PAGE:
Italy’s Prime Minister Silvio Berlusconi, currently engaged in crucial talks with other European leaders to hammer out an agreement to deal with the continent’s debt crisis, is facing yet another controversy at home.

The Rome newspaper La Repubblica has reported that Berlusconi plans to step down from power, either at the end of December or the beginning of January, preparing the way for a new election in 2012. The paper said that the arrangement arose after discussions between Berlusconi and Umberto Bossi, leader of the Northern League (NL) party.

The report claims that, in connection with Italy’s negotiations with the European Union (EU) over the country’s huge debt, Berlusconi agreed to quit in exchange for the NL accepting a hike in the pension age from 65 to 67 by the year 2026.

This was one of the principal demands EU made of Italy in exchange for supporting Italian sovereign bonds.

The NL is a key member of Berlusconi’s ruling coalition government and thus far has not wanted to make many concessions to EU demands for reform.

However, officials of the NL told BBC the report was false and an attempt to undermine the Prime Minister.

Meanwhile, Italy’s fellow EU members are demanding that Rome do something about the country’s massive debt, with current totals about 1.8 trillion euros ($2.5 trillion), or about 120 percent of GDP (second only to Greece in the Eurozone).

BBC noted that, with the third biggest economy in the Eurozone, Italy needs to issue 600 billion euros ($835 billion) in bonds over the next three years to refinance its maturing debt.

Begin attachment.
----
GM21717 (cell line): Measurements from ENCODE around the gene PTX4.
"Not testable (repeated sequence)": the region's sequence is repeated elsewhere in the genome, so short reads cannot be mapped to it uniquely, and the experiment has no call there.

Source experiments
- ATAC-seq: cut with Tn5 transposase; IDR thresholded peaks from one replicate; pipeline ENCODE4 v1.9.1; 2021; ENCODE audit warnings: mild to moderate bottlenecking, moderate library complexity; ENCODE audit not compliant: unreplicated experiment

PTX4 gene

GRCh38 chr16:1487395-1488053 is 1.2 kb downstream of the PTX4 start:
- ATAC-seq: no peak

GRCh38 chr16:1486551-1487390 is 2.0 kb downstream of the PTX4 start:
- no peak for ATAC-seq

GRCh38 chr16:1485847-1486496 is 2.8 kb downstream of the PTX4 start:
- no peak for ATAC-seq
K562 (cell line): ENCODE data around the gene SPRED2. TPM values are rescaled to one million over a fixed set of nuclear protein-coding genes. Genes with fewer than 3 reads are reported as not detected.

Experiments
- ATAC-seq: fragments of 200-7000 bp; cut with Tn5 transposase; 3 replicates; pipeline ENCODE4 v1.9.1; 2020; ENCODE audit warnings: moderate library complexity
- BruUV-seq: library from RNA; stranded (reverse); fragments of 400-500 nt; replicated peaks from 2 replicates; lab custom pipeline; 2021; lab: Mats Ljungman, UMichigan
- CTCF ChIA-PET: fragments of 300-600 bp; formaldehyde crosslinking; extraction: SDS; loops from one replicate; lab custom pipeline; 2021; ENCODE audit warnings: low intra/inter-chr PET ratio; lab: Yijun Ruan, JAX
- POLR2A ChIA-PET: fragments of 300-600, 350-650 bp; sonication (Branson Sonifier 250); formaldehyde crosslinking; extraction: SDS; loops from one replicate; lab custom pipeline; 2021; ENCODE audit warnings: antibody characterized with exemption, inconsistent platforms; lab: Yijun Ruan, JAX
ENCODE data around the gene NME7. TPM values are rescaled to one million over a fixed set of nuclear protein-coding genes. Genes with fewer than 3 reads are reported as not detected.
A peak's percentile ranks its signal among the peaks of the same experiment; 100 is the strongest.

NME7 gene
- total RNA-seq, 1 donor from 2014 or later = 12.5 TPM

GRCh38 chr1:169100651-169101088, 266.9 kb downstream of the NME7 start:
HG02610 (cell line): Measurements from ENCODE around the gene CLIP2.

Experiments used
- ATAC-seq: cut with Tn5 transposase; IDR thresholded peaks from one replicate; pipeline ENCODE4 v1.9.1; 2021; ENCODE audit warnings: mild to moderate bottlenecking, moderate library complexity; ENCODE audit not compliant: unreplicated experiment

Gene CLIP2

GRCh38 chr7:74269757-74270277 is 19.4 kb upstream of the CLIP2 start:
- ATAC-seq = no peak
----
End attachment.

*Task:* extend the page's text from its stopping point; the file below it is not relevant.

Over the weekend, Berlusconi was reportedly criticized by German Chancellor Angela Merkel French President Nicolas Sarkozy for failing to take measures to cut Italian debt in a “credible manner in the coming years. Berlusconi responded angrily to their ultimatums.

Corrado Passera, the chief of Italy's biggest retail bank, Intesa Sanpaolo, told reporters he was disappointed by the slow pace of economic reforms that Italian political leaders have engaged in.

In the situation we are in, I expected an economic program that would be agreed by everyone and not just unconfirmed suggestions to take to Europe. I am disappointed, he said.

Giuseppe Mussari, the head of Italy's top banking association, urged Rome to speed up reforms and restore confidence in the nation’s bonds.

Now is the time to act and we need to act, quickly and well, he told reporters.

Reuters reported that Berlusconi will present a “letter of intent” to Brussels that outlines Italy’s reform program – however, Italian media claims it is vague and lacks cohesion.

 However, on Tuesday, Berlusconi did broach the topic of the end of his political career after 17 years.

I hope the conditions arise where I can leave the responsibility of the presidency to others, perhaps remaining within the party as its founding father, Berlusconi told reporters, according to La Repubblica.

Whatever happens I will do what my party and the coalition ask of me.